Professional identities change or, at the very least, get challenged once caregiver responsibilities and needs get added to the equation. Instead of feeling like in order to be successful one has to choose between their career or their families we want to normalize creating environments that ask, “how do we support parents and caregivers at work?” Removing the deficit bias, we want to celebrate and showcase the ability to manage these dual identities as having transferable skills. Get curious about how to examine and consider what success looks like within these roles. No matter where you are in your caregiving journey, we believe that everyone has wisdom and value to offer each other in a space where being an expert is unique to the individual. Participants are encouraged to talk, listen, and build connections as we hear how to support one another and learn how we can flourish within both of these meaningful roles.
- Learn about trends/data about the workforces’ impact on guardians and caregivers, including during the pandemic
- Discuss best and promising practices for creating ongoing climates of care for your team and colleagues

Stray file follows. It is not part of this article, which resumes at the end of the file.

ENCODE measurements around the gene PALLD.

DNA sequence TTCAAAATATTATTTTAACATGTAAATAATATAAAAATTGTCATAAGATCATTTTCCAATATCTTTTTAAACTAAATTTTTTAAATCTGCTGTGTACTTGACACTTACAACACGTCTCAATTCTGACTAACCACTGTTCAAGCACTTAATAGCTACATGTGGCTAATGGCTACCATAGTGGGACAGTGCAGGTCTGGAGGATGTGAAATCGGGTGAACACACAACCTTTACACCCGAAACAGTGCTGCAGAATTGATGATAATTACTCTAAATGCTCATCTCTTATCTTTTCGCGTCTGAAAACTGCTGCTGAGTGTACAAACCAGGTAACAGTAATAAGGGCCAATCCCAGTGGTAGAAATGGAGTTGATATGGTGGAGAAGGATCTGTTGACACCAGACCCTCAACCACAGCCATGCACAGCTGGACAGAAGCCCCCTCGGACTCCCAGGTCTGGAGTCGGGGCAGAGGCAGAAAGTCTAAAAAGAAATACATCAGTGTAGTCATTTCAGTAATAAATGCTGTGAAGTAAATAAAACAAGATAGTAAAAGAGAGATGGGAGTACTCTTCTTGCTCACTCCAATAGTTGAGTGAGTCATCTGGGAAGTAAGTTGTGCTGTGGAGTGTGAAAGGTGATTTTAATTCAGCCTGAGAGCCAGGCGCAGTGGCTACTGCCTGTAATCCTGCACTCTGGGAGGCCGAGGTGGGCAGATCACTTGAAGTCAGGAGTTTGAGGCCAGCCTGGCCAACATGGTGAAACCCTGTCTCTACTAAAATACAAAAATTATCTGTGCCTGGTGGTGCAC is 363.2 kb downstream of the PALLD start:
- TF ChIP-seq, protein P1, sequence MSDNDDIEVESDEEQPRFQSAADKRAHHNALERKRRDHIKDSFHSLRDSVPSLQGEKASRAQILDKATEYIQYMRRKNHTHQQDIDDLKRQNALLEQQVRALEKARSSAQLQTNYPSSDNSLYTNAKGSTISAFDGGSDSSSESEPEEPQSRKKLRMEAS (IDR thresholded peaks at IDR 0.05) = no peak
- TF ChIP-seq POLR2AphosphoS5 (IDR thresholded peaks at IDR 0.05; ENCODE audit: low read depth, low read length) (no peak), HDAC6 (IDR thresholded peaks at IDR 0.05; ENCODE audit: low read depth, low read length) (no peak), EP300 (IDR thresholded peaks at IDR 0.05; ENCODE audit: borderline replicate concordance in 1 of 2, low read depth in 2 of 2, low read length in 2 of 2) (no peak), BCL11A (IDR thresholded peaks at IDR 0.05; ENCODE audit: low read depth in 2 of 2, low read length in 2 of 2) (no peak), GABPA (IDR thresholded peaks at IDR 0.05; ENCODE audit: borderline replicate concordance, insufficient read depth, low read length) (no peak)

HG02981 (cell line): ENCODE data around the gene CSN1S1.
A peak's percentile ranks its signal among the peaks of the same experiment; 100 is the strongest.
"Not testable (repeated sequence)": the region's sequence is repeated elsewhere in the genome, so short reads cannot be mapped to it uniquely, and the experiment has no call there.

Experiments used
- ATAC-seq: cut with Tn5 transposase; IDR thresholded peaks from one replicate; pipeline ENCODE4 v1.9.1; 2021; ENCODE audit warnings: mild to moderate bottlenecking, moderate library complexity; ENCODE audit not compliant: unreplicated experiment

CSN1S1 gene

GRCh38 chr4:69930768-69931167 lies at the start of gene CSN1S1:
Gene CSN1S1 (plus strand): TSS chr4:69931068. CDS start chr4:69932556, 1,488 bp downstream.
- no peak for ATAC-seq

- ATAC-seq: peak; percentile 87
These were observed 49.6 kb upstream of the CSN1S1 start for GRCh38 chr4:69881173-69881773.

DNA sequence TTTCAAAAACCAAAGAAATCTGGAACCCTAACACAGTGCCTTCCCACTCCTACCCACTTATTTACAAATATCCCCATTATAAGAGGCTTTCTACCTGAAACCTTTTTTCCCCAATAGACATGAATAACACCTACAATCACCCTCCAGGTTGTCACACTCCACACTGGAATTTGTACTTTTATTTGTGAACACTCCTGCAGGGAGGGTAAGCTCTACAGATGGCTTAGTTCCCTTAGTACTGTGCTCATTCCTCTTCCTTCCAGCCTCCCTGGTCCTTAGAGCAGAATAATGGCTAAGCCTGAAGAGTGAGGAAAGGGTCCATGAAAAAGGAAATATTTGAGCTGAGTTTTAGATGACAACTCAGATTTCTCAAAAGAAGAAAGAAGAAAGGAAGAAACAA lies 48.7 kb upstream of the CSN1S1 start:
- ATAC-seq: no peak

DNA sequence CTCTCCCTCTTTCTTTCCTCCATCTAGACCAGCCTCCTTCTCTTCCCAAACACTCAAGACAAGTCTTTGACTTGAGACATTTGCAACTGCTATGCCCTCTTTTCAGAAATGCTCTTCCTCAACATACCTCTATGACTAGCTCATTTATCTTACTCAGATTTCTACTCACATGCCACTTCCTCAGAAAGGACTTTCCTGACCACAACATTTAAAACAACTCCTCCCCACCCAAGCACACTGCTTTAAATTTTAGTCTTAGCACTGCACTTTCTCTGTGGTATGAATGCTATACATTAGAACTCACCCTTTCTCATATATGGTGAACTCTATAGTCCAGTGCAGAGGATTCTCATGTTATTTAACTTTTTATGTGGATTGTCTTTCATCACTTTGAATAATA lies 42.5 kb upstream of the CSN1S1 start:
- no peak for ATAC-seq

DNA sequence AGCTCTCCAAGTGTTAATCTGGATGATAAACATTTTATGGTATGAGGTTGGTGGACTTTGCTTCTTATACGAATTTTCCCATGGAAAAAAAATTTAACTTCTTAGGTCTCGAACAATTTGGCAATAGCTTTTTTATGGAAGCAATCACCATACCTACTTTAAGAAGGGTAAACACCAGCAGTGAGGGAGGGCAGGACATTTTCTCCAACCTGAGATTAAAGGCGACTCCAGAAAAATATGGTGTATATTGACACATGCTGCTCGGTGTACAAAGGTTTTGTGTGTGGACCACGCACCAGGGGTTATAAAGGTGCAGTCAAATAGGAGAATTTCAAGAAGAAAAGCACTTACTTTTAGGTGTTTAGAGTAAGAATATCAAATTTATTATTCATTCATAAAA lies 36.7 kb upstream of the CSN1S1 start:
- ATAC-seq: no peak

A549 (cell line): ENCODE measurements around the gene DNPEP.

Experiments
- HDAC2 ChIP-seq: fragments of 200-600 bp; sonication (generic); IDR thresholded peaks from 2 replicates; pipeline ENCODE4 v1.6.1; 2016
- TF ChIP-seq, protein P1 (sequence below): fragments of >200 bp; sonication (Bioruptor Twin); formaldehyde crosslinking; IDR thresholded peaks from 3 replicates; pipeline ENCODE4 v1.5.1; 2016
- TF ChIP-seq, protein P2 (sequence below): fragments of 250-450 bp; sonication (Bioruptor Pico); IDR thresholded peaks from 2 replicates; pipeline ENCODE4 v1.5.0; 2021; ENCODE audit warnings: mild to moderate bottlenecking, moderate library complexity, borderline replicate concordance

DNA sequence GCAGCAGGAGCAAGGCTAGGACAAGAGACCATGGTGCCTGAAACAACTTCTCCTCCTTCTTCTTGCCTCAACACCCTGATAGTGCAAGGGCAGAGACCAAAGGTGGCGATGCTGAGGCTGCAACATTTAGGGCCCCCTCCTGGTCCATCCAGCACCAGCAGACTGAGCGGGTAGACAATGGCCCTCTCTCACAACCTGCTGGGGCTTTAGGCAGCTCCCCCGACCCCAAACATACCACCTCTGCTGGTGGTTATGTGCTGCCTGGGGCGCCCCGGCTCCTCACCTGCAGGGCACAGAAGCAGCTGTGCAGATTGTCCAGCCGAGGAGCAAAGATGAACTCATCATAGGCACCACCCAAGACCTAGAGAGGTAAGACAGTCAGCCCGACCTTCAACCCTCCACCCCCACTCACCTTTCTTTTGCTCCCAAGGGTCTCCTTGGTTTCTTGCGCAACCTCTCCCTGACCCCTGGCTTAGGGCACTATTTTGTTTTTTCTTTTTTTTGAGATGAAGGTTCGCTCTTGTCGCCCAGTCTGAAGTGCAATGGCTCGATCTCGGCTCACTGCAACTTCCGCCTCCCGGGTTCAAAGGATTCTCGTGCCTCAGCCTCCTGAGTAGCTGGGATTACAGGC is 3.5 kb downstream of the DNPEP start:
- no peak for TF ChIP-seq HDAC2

- Connect with UW-Madison colleagues to enhance community support and build your campus networks
About the Presenters
Valerie Donovan (she/her): Valerie has worked at UW since 2013 as a member of the prevention team in University Health Services. She advances and supports strategies focused on suicide prevention, mental health promotion, and well-being. Valerie works collaboratively with partners to create and enhance conditions (policies, systems, environments) that promote the mental health and well-being of UW–Madison students. Her work focuses on building capacity in all members of the campus community to promote positive mental health and prevent suicide.
Jamie Temple (she/her): Jamie has worked on UW’s campus since 2013, first as the Rape Crisis Center’s Campus Counselor and then as the creator of UW–Madison’s Survivor Services for University Health Services. Utilizing her experience as a trained professional counselor and trauma background Jamie currently works to advocate for equitable and inclusive support for staff and students through a systems-level approach. Her work concentrations on building collaborative relationships with diverse groups to assist campus partners to achieve policies, systems, and environments that create measurable improvements where employees work through a restorative and trauma-informed framework to improve student’s overall well-being.